Review: One Flew South brings cross-cultural bites to the Beltline

At One Flew South on the Eastside Beltline, you can garnish your deviled eggs with radish matchsticks, fried shallots, smoked salt and black pepper. Bacon jam, tuna poke, caviar and roe can be added for an upcharge. Courtesy of Tori Allen PR

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At One Flew South on the Eastside Beltline, you can garnish your deviled eggs with radish matchsticks, fried shallots, smoked salt and black pepper. Bacon jam, tuna poke, caviar and roe can be added for an upcharge. Courtesy of Tori Allen PR

One Flew South opened to great fanfare in 2008 as the first upscale restaurant at Hartsfield-Jackson International Airport. Its combination of cocktails, sushi, globally inspired Southern fare and exceptional hospitality put it on the frequent flyer radar. Two James Beard nominations for outstanding service — a singular accomplishment among airport dining establishments — secured it a spot on the national fooderati map.

Jeron Brown remembers folks flying in from the West Coast just to dine there. He was a dishwasher originally, but now has made it to sous chef.

Others from the original crew are still around. Todd Richards is culinary director for parent company Jackmont Hospitality, Cedric McCoery worked his way up the line to executive chef, and Allen Suh (8Arm, Gato, Gaja) is back running the sushi side, as he did 14 years ago. Only this time, not at the airport.

One Flew South’s intown roost has been open since mid-June. The high ceilings, window walls and expansive oval bar set an elegant ambiance in the new location and, like the flagship restaurant, a photo mural covering an entire wall evokes a pine-filled Georgia forest. Only the heavily trafficked footpath that is the Beltline is a reminder that this is not in Terminal E.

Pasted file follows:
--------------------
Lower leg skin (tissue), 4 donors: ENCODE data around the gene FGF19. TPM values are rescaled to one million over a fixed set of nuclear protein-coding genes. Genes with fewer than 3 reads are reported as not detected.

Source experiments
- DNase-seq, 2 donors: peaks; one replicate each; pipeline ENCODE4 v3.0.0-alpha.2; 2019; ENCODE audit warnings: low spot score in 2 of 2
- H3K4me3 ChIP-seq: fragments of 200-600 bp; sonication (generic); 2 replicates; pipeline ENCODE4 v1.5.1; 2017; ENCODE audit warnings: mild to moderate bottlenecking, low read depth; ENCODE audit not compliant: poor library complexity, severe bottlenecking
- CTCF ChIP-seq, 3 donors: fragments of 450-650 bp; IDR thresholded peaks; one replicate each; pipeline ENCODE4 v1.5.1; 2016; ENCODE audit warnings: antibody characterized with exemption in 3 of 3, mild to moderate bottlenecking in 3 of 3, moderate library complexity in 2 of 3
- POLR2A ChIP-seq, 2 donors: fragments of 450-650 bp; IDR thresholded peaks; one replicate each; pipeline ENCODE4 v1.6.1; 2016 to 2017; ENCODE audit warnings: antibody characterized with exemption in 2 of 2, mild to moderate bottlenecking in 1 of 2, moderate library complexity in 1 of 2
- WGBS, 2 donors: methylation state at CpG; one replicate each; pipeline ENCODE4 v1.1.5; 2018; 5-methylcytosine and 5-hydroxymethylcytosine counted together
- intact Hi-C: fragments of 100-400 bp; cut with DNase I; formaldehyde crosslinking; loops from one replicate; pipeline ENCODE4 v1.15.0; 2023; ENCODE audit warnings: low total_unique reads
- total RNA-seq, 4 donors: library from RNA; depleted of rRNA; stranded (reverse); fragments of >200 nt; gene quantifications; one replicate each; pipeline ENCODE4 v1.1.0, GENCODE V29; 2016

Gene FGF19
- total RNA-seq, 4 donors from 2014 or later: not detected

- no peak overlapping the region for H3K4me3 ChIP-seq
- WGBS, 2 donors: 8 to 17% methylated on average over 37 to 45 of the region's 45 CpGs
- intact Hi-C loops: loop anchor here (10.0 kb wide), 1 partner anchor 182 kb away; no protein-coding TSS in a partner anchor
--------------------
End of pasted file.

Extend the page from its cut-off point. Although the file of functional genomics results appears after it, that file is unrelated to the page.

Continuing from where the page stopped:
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Like its flagship location at the airport, the new One Flew South has a photo mural covering an entire wall. Courtesy of Tori Allen PR

Credit: Tori Allen PR

Like its flagship location at the airport, the new One Flew South has a photo mural covering an entire wall. Courtesy of Tori Allen PR

Credit: Tori Allen PR

Combined ShapeCaption
Like its flagship location at the airport, the new One Flew South has a photo mural covering an entire wall. Courtesy of Tori Allen PR

Credit: Tori Allen PR

Credit: Tori Allen PR

With no plane to catch, relax with the namesake cocktail, a sweet-citrusy martini of plum vodka, yuzu and sake. Served with a single rose petal floating on top, it’s an elegant beauty. But, while another cocktail, the Sweet Georgia Brown, started as a balanced number — with bourbon, cappelletti, iced tea and peach bitters — lousy ice in the Collins glass quickly diluted it. And, the TBJOTB doesn’t live up to its The Best Julep on the Beltline acronym.

There are other beverage options — sake, sparkling wine, rosé, chardonnay, cabernet and “interesting” reds and whites. Nearly two-thirds of the wine offerings are available by the glass.

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One Flew South's crowd-pleasing poke tacos are available at its new intown location. Courtesy of Tori Allen PR

Credit: Tori Allen PR

One Flew South's crowd-pleasing poke tacos are available at its new intown location. Courtesy of Tori Allen PR

Credit: Tori Allen PR

Combined ShapeCaption
One Flew South's crowd-pleasing poke tacos are available at its new intown location. Courtesy of Tori Allen PR

Credit: Tori Allen PR

Credit: Tori Allen PR

Like the drinks, the food menu features airport carryovers and new creations. Among the former, order the poke tacos, a trio of crispy, fried tortillas filled with smooth avocado, meaty diced tuna, salsa fresca, whisps of cilantro and a scattering of sesame seeds. Among the latter, have a build-your-own deviled egg experience, with eight egg white halves, plenty of seasoned yolk filling, little mounds of radish matchsticks, fried shallots, smoked salt and black pepper.